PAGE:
Midday sun damaging to farmers, ranchers
for Tri-State Livestock News
Kathryn Stensgard encourages farmers and ranchers to take on an extra chore every morning: applying sunscreen. Stensgard, a Doctor of Nursing Practice who grew up on a North Dakota farm, says most farmers and ranchers are just unaware of how easily they can prevent skin cancer with that one simple step.
“Six members of my father’s family developed either skin cancer or precancerous lesions,” Stensgard says. “Daily use of sunscreen would have at least reduced the degree of damage. About 40 percent of all cancers are skin cancers. They’re the easiest to prevent. If detected early, they’re easiest to treat as well.”
Farmers and ranchers are at an increased risk of skin cancer because of the time they spend outside. Research shows they are also less likely to use sunscreen and rural populations are typically diagnosed with advanced stages of skin cancer.
Nearly all skin cancers can be prevented by limiting unprotected exposure to the sun. The most common skin cancers are melanoma and non-melanoma. Men are more likely to develop both types of skin cancer than women. As people age, the rate of skin cancers increase.
“If one or more of your relatives has been diagnosed with skin cancer, your risk of developing skin cancer is much higher,” Stensgard says. “Those with excessive exposure to sunlight – which includes farmers and ranchers – are at greater risk for developing skin cancer. Anyone with a history of severe, blistering sunburns also has an increased risk of developing skin cancer.”
In conducting her research, Stensgard learned that individuals under the age of 20, who experience one blistering sunburn, are twice as likely to develop skin cancer later in life. Individuals who experience three blistering sunburns are five times more likely to have skin cancer. In polls conducted by the U.S. Skin Cancer Foundation, participants indicate that they experience sunburn at least once every year.
“Often, people believe that applying a healing agent such as aloe takes care of any sunburn issues,” Stensgard says. “In reality, the sunburn has done serious damage to their skin. Even in winter or on cloudy days, the sun can damage our skin.”
On average, nearly 40 percent of the population neglects any kind of use of sunscreen. Those who do use sunscreen often aren’t aware what products are most effective or how to apply them to achieve the best protection from the sun’s rays.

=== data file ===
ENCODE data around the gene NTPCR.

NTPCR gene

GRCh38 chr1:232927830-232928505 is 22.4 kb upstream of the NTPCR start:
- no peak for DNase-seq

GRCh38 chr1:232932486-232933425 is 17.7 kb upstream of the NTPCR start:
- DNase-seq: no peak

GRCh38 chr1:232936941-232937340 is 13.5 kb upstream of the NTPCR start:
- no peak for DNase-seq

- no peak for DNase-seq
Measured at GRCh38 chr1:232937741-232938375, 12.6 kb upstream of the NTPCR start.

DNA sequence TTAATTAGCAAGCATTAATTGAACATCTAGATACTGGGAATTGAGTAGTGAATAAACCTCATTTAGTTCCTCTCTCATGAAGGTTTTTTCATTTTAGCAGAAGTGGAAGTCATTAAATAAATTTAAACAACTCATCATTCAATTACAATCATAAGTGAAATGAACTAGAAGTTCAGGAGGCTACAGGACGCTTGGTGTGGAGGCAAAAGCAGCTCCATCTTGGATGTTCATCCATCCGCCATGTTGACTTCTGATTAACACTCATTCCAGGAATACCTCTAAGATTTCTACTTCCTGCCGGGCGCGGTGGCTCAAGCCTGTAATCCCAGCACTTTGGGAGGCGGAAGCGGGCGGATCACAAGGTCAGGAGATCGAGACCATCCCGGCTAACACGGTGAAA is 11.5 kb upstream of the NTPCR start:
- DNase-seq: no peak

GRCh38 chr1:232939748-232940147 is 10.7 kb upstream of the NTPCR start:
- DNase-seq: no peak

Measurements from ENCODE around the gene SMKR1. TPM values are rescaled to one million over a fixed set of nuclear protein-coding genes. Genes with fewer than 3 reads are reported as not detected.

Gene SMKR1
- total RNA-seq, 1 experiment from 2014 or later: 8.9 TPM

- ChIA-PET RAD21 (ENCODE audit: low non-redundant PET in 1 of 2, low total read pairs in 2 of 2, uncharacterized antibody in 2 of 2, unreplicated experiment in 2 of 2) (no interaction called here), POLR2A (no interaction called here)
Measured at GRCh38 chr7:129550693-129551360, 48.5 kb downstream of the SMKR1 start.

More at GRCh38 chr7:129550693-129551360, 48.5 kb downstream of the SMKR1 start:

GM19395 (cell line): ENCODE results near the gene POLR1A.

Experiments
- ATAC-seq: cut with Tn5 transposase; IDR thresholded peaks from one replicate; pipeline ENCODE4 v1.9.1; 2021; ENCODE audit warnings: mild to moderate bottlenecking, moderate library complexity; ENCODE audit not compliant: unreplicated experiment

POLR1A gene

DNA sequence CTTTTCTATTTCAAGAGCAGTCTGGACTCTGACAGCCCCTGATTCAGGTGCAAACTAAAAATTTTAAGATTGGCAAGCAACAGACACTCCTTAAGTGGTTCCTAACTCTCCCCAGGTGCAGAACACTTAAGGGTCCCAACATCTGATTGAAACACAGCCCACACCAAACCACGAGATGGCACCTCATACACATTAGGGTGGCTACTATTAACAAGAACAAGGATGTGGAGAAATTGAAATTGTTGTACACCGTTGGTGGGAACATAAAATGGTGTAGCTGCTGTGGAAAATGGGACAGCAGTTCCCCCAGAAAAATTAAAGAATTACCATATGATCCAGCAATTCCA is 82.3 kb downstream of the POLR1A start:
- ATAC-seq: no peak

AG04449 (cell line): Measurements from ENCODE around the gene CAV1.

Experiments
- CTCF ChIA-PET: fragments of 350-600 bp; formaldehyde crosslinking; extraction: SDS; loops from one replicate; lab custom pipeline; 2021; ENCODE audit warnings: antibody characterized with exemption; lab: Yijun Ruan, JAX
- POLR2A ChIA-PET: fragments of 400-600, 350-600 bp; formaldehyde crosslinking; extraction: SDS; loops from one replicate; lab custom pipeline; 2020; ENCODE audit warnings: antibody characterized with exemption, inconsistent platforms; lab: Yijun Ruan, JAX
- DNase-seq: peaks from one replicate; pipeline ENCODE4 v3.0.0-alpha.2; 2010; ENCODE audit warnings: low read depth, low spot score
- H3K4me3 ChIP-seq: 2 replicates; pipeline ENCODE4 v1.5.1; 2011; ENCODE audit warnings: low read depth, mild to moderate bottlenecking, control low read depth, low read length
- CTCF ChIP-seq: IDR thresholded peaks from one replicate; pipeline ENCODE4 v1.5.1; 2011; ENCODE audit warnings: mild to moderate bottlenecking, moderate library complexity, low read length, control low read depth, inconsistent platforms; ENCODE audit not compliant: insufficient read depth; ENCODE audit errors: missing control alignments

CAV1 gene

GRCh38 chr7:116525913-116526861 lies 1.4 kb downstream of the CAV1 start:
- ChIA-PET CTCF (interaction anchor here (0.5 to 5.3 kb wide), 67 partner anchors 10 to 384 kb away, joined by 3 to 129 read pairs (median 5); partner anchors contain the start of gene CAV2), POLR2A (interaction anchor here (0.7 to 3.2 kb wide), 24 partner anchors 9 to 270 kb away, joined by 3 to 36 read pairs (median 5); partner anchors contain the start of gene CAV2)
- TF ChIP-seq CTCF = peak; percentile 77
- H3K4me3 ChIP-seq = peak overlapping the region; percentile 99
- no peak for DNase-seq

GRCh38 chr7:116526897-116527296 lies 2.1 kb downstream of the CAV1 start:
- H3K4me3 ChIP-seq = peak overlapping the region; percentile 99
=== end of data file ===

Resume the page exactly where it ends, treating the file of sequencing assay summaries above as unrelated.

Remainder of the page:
“During my study I found that individuals who are related to someone who developed skin cancer are much more likely to use sunscreen,” Stensgard says. “During my research and education with patients, when I discuss sunscreen use and other ways to avoid skin cancer, I find that many patients have never talked to a physician about preventing skin cancer, how to use sunscreen or what kinds of products provide adequate protection.”
Stensgard believes a lack of understanding the importance of skin protection coupled with confusion about which sunscreen products to use and how to use them are among the barriers rural residents face regarding skin protection.
“My passion for helping people understand how easy it is to protect themselves from serious skin cancer problems stems from my own family’s experience,” she says. “The incidence of melanoma has tripled in the last 20 years. Melanoma is responsible for 75 percent of deaths due to skin cancer. Use of sunscreen is all it takes to prevent that from happening.”
Every hour one American dies from melanoma, which is very difficult to treat once it spreads to other parts of the body. Melanoma tumors are generally brown or black due to increased melanin production. In women, melanoma tumors occur most frequently from the waist down. In men, melanoma is most commonly found from the waist up. Treatment includes surgical removal of primary tumors and surrounding tissues. In advanced cases, chemotherapy and radiation may be used.
Melanomas are typically slow-growing and rarely spread beyond their original location. In general, melanomas appear as open sores, red patches, a shiny bump, pink growth or a scar-like area. Early treatment generally involves surgical excision, freezing or electrodessication.
“If melanoma isn’t treated it can cause serious damage. I wouldn’t be aware of all the facts either if I hadn’t done the research,” Stensgard says.
As a routine practice, Stensgard will explain the significance of skin protection and use of sunscreen with all patients. When she has opportunity, she explains the significance of skin protection and use of sunscreen.
“My surveys revealed that 74 percent of people who use sunscreen never received any instruction about its use,” Stensgard says. “Another finding has been that 95 percent of people have a much better understanding of skin cancer and sun protection measures following a discussion about it. In my practice, it’s important to me to have that kind of positive impact on skin cancer prevention.”
Stensgard notes that any sunscreen with SPF greater than 30 has some benefits, however SPF 30 is the minimal SPF that should be used.
“You can use products with higher SPF,” she says. “But beyond SPF 30 there isn’t a greater benefit. It’s important to reapply the sunscreen if you’re sweating a lot or in the water. Pay special attention to face areas not covered by clothing. Many people are unwilling to give up their baseball cap for a wide-brimmed cover. However, using the baseball cap exposes ears and the side of the temple to sun damage.
“Anyone who is concerned about the possibility of melanoma should see a dermatologist right away,” Stensgard adds. “Being informed about skin cancer and its prevention is helpful to everyone.”
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